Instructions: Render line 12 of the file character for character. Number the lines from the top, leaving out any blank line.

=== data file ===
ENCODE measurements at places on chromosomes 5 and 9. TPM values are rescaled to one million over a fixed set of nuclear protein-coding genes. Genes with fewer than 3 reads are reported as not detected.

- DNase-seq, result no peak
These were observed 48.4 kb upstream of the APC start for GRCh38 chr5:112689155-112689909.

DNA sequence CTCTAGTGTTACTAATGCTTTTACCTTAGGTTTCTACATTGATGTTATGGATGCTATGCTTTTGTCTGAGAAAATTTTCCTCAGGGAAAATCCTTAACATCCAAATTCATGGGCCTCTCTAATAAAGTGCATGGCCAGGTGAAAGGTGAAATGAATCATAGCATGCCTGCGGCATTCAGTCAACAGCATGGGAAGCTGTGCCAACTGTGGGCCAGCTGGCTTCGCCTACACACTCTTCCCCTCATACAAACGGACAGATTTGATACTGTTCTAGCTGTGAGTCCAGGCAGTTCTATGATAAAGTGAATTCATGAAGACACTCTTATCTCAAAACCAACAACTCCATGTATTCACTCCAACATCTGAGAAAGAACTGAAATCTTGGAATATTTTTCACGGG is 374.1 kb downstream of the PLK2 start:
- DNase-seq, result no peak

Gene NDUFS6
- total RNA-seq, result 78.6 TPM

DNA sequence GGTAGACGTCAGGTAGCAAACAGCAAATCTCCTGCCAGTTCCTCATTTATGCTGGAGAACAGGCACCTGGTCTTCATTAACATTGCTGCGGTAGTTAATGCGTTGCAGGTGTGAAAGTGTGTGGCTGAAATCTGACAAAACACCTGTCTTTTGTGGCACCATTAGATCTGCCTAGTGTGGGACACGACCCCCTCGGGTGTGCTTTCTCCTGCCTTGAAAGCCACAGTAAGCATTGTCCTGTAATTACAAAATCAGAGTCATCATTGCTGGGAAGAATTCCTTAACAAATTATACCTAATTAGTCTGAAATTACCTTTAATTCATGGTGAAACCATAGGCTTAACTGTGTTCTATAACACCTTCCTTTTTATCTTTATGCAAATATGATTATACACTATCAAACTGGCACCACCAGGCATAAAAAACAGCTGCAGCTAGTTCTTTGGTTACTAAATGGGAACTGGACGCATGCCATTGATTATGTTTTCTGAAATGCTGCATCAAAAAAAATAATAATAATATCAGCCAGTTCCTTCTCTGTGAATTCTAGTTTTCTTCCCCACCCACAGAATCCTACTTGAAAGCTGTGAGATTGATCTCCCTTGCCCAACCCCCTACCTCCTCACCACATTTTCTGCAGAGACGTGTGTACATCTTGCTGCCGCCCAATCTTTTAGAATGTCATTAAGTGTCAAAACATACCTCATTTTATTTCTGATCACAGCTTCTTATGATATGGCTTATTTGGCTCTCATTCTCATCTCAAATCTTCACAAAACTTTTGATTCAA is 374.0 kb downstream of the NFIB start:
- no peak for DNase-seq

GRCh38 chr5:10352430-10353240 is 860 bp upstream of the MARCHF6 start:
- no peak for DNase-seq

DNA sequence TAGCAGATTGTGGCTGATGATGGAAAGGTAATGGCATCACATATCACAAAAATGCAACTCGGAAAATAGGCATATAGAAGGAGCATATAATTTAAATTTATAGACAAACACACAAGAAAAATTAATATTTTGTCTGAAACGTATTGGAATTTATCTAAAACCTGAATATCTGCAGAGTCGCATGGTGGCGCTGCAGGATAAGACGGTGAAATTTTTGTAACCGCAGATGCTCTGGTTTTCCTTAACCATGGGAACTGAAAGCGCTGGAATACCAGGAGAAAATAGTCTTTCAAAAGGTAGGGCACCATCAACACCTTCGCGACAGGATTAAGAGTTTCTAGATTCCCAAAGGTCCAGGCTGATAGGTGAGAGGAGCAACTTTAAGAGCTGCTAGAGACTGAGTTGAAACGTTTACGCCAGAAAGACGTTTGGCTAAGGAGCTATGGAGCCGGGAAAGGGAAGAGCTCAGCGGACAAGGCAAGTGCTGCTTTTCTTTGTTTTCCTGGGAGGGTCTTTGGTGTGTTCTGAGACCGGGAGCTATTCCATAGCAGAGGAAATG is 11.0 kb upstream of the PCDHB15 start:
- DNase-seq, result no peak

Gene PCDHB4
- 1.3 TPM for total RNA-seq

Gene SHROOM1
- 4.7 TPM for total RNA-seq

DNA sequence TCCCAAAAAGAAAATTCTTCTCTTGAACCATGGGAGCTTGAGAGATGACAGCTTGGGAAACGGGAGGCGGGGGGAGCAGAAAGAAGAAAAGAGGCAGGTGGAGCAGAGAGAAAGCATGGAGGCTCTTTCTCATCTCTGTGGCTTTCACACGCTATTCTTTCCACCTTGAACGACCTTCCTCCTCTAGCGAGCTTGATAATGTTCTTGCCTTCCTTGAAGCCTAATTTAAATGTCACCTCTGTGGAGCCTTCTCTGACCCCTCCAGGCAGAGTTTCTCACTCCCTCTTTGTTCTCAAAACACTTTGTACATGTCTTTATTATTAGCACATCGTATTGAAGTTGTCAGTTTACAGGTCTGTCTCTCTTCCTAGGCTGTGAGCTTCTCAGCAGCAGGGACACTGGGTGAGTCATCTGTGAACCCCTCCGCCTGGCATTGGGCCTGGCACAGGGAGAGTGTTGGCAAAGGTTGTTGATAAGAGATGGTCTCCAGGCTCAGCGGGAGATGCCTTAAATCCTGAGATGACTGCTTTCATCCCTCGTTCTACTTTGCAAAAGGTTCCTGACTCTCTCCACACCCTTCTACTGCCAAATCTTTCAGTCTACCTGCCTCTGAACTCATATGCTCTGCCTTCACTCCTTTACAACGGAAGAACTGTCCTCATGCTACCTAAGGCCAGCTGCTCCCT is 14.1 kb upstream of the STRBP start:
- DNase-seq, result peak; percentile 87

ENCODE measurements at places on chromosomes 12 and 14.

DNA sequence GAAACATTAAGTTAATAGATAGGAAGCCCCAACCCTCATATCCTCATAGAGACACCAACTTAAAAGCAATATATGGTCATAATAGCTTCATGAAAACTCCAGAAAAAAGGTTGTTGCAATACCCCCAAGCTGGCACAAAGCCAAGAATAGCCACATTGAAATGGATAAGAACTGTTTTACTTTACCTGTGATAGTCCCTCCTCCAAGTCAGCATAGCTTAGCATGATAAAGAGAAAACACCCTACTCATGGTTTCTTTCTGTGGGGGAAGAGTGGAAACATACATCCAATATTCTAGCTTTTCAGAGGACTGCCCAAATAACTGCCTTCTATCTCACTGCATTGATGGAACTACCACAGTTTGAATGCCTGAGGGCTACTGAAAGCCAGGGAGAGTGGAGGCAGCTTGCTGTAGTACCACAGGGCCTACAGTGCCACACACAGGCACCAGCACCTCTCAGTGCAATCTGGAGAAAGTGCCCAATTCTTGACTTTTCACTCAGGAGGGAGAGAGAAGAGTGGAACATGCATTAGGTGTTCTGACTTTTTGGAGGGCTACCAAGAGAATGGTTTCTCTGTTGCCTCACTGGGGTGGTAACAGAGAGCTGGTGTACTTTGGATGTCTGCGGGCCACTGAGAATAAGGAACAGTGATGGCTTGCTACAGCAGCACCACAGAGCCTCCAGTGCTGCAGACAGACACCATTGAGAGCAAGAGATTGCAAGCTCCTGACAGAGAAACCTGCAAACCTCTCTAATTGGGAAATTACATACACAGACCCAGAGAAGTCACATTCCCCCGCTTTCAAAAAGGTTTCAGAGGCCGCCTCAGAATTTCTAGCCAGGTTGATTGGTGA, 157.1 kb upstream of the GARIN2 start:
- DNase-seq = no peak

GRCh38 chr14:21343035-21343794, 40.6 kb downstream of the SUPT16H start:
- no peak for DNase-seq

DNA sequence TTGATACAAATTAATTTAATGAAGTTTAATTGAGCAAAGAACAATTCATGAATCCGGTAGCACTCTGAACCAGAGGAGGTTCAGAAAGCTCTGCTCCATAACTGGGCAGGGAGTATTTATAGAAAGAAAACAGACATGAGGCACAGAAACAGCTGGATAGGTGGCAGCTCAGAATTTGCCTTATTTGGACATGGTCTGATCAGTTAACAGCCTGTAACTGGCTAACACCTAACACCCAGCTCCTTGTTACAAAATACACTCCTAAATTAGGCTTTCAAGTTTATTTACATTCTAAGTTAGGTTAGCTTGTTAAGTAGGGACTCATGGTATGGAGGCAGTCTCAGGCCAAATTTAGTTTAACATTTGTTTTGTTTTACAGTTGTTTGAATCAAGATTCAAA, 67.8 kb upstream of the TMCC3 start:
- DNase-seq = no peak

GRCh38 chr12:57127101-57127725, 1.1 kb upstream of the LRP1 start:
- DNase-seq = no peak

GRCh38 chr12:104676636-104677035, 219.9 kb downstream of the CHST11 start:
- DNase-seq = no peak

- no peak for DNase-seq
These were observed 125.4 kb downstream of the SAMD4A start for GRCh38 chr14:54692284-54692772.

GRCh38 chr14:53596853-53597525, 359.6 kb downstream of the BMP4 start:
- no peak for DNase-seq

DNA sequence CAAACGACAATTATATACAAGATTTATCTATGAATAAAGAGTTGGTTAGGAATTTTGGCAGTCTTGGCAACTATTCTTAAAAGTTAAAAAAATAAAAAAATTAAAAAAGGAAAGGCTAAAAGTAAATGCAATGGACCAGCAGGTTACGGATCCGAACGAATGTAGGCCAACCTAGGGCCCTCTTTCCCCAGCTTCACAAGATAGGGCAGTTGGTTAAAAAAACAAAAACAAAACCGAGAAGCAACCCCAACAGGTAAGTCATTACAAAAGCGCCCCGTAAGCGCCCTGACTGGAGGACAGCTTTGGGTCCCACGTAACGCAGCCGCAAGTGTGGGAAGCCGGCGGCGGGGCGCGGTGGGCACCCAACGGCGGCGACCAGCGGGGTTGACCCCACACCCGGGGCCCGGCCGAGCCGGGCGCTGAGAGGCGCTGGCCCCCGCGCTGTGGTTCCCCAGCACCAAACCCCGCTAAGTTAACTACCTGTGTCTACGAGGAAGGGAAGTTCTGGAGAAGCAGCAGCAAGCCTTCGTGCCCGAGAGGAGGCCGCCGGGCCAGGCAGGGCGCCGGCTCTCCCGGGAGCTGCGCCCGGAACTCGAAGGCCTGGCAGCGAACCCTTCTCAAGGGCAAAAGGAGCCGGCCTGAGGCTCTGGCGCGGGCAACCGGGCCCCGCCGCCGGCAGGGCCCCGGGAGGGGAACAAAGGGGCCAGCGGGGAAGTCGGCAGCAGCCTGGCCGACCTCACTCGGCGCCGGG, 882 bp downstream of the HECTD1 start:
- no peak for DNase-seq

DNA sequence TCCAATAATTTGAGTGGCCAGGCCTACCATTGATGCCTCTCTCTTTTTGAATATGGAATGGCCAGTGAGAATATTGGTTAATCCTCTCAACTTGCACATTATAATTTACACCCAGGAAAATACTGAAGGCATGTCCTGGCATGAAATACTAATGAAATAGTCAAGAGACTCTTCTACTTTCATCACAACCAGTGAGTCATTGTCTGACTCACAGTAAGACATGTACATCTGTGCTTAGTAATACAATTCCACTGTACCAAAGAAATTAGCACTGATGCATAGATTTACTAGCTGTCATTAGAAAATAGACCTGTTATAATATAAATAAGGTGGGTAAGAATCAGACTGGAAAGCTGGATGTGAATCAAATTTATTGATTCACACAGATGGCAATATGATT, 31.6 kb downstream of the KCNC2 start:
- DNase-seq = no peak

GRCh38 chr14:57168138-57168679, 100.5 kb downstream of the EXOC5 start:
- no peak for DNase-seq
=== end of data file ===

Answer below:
DNA sequence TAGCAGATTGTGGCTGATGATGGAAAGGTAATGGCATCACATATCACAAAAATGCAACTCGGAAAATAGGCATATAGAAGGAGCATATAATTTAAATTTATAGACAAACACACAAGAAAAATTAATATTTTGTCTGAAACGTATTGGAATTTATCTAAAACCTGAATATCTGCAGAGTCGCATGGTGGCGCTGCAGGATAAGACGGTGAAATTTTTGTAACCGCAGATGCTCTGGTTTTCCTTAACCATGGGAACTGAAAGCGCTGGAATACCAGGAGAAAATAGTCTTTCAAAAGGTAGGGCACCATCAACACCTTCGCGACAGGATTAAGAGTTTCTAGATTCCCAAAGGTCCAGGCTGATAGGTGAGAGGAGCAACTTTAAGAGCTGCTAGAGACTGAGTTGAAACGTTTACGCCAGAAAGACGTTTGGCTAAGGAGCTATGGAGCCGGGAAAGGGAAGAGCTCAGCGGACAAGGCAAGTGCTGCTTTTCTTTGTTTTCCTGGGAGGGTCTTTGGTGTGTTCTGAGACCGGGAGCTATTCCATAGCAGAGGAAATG is 11.0 kb upstream of the PCDHB15 start: